Thursday, March 26, 2009
The Recession and the Immigrant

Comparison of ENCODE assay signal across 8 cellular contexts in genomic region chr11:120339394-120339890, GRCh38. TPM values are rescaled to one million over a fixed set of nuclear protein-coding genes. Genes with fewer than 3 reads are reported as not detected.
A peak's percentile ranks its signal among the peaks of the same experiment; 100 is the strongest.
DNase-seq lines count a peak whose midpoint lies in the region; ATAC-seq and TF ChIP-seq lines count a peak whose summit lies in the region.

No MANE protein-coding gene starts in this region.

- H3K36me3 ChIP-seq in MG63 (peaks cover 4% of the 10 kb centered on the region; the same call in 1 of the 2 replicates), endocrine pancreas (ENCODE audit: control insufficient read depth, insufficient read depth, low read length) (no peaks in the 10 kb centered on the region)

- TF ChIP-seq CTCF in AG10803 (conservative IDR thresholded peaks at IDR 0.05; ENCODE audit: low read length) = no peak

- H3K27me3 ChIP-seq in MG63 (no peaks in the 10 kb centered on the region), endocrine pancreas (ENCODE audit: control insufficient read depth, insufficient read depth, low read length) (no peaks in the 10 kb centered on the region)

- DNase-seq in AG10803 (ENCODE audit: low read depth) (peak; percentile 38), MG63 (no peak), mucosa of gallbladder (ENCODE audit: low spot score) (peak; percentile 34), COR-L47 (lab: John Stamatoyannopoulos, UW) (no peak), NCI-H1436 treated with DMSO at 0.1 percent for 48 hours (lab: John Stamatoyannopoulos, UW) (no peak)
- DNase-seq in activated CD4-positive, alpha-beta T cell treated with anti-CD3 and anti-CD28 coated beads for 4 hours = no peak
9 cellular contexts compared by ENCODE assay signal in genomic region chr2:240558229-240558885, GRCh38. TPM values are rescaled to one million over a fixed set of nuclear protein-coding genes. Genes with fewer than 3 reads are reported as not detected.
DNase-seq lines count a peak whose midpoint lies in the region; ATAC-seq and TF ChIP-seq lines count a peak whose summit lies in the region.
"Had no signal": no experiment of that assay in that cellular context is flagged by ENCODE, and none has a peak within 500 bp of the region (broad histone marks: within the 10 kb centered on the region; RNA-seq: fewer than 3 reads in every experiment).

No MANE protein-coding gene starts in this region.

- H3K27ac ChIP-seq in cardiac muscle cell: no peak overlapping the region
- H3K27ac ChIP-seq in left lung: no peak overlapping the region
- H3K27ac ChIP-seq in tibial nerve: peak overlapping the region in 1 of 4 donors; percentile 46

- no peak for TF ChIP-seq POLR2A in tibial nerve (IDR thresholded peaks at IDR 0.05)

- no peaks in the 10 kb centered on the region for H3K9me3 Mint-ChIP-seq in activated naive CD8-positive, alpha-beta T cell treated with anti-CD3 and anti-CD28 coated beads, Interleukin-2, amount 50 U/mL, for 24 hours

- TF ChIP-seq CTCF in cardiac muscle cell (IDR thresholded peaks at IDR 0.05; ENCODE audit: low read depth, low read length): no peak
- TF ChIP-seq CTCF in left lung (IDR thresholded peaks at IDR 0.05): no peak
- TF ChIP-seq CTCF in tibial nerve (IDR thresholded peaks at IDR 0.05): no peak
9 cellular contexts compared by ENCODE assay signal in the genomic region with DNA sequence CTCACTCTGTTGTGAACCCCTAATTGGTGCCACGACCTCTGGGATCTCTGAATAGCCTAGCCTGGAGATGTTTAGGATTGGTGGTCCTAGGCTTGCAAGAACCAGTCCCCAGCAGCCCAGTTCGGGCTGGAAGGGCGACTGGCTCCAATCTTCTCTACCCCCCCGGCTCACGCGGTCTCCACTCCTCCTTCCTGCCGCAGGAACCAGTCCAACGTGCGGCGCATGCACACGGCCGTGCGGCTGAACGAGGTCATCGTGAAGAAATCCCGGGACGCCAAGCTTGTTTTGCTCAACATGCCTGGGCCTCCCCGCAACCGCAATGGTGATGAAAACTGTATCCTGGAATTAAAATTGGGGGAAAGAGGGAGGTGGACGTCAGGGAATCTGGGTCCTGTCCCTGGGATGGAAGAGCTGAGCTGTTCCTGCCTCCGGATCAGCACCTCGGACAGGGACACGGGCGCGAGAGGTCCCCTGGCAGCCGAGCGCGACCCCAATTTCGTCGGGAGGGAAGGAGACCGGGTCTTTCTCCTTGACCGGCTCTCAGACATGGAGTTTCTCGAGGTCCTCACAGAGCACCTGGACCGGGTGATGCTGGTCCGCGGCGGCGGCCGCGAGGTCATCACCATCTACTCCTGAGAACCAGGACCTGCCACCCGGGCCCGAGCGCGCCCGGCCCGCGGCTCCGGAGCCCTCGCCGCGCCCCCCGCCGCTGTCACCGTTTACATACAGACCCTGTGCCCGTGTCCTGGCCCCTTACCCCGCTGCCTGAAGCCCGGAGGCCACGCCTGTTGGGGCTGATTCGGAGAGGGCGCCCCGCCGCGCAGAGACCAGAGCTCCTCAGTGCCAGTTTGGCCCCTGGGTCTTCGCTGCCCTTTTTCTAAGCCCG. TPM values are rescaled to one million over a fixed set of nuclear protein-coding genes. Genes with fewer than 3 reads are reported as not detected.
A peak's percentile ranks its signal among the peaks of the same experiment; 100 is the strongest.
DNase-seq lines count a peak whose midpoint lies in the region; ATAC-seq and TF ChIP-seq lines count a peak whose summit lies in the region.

Evidence has already accumulated that most undocumented immigrants intend to ride out the recession here. Some labor economists think they might do better than native workers. For the most part low-income workers, they are more mobile, skilled than the native low-income workers because of their backgrounds. So few economists anticipate -- at least in the short run -- competition for jobs among low income workers. But the Center for Immigration Studies, never friendly to any sort of immigrant, feels the continued presence of the undocumented in the workforce will depress wages. More friendly observers will put responsibility for the depression of wages, as well as neglect of wage,health and safety, and labor laws, on the employers taking advantage of workers in hard times. The New York Times published in its "Room for Debate" series a discussion on the issue of the recession's impact on low income workers.